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Balls of Gas aren't Planets

  1. Sep 6, 2006 #1
    When is a Planet a planet...?

    and when is it just a ball of gas..?

    My personal belief is that Jupiter, Saturn, Neptune and Uranus...should NOT be considered planets.

    How can you call a spheroid ball of rotating gases a planet ?

    Surely, if you can't step on it, land on it or float on it...its not a planet..

    So for what its worth my definition of a Planet would any object that is..

    A. Solid cored.

    B. Spherical

    C. In an circular or as close to circular orbit around a Sun.

    D. Not in orbit around another planet.

    E. Is not a failed or collapsed star or proto-star..

    F. Is not a ball of gas with a liquid core...


    So...maybe..(since we're tossing out Pluto)...we should also give Jupiter, Saturn, Uranus and Neptune the flick...

    I stress, this is a personal definition.

    In anycase, i'd like to read other peoples POV's... on this..

    Cheers

    Aquafire
     
    Last edited: Sep 6, 2006
  2. jcsd
  3. Sep 6, 2006 #2

    EL

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    Science Advisor

    I don't really care wheter there are five, or eight, or fiftyseven planets. It's just a matter of definition.
    It think this discussion is kind of awkward for the scientific community.
     
  4. Sep 6, 2006 #3

    russ_watters

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    Staff: Mentor

    First, Jupiter does likely have a solid core and if it doesn't, it's only because it is so hot it is liquid.

    But that's besides the point: you most certainly can float on Jupiter, just like you can float either on the earth's ocean or in its atmosphere depending on your buoyancy.

    Also, why? Why do you choose these criteria? They seem arbitrary to me. (not that other defnitions wouldn't be...)
     
  5. Sep 6, 2006 #4

    russ_watters

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    Something else I forgot - gas giants are already labeled as "gas giants" - as opposed to "terrestrial" planets.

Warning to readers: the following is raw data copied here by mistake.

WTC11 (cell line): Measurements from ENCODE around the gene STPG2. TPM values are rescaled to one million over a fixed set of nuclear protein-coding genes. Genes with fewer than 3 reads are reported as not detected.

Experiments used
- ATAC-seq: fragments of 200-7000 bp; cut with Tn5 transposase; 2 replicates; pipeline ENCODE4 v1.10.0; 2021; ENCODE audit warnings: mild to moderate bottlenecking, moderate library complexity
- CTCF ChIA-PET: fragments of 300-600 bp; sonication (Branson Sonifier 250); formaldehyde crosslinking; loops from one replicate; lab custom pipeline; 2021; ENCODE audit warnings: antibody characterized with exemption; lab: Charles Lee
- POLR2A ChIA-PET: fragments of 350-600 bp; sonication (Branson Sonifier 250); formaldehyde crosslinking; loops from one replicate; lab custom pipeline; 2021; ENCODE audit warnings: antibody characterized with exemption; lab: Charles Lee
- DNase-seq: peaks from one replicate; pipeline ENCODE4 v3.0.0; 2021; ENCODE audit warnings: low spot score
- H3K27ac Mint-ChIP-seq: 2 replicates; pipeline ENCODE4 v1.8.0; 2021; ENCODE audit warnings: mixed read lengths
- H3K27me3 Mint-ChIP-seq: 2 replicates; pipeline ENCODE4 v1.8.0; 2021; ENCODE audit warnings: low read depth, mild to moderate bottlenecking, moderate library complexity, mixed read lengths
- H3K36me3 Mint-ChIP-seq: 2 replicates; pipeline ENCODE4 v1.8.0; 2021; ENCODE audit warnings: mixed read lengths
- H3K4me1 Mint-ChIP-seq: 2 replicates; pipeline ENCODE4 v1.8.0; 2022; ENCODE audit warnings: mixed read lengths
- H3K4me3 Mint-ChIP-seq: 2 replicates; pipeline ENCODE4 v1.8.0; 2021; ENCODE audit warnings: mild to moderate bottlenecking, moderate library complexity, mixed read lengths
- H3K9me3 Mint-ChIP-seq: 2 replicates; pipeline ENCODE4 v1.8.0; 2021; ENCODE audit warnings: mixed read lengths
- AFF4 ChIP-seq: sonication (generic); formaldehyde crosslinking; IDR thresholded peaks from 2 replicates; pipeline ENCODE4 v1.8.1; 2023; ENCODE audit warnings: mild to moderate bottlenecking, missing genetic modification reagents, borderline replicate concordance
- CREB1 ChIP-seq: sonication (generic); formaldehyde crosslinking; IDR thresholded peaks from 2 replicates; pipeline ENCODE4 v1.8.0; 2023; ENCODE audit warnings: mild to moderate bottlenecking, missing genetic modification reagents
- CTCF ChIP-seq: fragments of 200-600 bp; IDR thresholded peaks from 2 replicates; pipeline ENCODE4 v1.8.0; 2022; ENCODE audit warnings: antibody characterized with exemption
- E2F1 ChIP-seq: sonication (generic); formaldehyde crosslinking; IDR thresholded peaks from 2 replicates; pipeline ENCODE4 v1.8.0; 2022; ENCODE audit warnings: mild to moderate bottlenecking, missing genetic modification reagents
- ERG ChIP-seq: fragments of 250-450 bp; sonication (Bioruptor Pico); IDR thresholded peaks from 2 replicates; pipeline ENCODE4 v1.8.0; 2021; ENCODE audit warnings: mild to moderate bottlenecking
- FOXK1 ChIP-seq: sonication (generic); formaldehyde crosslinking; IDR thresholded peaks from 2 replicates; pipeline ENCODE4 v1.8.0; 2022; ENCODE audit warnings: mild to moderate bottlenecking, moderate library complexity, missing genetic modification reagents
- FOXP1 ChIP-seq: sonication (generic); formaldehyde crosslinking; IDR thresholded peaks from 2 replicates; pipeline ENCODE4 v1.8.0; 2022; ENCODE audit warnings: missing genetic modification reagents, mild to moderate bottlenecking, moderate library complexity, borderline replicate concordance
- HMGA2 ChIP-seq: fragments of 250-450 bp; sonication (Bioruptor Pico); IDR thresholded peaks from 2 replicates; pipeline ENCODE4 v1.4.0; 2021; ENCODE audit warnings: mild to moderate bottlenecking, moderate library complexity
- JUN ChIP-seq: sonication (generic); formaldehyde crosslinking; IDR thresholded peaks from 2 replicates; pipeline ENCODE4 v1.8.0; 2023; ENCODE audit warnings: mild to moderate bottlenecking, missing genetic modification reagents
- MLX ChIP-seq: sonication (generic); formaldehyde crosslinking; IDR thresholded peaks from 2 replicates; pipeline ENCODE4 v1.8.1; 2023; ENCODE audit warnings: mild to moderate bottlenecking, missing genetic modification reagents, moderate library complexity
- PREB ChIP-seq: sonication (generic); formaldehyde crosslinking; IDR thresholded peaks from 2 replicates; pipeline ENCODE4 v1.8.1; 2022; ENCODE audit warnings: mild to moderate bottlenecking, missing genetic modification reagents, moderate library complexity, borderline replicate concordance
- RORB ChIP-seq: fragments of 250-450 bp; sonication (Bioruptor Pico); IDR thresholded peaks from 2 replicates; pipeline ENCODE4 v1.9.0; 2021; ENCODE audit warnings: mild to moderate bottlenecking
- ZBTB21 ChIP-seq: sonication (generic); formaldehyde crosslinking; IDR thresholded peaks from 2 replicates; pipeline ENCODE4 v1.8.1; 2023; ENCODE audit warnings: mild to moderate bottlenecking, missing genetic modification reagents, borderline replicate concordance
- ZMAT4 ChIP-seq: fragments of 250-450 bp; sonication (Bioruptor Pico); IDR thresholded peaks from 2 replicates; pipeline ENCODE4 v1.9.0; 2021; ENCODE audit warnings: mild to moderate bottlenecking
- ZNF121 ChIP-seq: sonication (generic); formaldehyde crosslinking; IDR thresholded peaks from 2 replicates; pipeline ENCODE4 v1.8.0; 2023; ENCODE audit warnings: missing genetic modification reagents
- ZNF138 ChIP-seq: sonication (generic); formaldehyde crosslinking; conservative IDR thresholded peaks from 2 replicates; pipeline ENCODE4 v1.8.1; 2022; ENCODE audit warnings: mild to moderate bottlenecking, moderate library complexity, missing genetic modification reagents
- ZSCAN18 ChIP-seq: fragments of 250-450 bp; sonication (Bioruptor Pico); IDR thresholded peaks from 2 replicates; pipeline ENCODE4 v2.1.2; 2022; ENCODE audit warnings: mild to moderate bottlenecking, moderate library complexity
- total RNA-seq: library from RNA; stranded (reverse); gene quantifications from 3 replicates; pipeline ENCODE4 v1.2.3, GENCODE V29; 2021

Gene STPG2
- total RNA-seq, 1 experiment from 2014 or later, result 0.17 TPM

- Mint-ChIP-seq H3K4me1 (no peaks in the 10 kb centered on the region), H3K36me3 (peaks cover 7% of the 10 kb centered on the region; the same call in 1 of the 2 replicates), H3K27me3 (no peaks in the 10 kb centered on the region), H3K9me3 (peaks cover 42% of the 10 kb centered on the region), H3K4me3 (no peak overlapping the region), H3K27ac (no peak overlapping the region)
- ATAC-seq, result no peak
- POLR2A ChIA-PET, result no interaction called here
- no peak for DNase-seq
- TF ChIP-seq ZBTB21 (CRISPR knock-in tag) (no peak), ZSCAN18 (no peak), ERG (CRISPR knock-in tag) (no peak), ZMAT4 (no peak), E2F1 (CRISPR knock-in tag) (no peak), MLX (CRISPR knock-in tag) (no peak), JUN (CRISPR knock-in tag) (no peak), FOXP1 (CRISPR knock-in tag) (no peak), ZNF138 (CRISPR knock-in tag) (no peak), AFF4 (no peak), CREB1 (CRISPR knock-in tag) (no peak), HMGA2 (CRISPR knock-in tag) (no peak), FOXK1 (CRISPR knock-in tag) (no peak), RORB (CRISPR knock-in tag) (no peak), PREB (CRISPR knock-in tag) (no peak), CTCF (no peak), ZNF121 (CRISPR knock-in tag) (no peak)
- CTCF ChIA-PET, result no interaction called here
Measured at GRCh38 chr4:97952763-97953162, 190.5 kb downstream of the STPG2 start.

6. Sep 7, 2006 #5
    Those are my thoughts as well, although I disagree with letter D, and I'm unsure about letter C.
     
  7. Sep 8, 2006 #6

    Astronuc

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    As Russ pointed out, Jupiter is believed to have a solid core, probably metallic hydrogen.

    Is not a valid criterion. But as Russ also indicated, there are giant planets with a lot of gas or liquid, which are composed mainly hydrogen, methane, ammonia, . . . and there are 'rocky', or terrestrial planets.

    JUPITER AND SATURN EVOLUTION BY GAS ACCRETION ONTO A SOLID CORE pdf - use 'save target as'

    Then there is the matter of the giant exoplanets which are periodically discovered which are Jupiter-sized or larger, or Neptune-sized.

    Giant Planets Orbiting Faraway Stars - http://astro.berkeley.edu/~gmarcy/0398marcy.html

    Also, if a person tried to land on Venus, he/she would be 'cooked' pretty quickly. As for Mars, one has to take one's oxygen to breath and one would need an artificial environment in order to survive.

    Definitions are perhaps arbitrary and should be as simple as possible.
     
    Last edited: Sep 8, 2006
  8. Sep 8, 2006 #7
    We know the sun is orbiting the galaxy's center. Is it also spinning?
     
  9. Sep 8, 2006 #8

    Yes .
     
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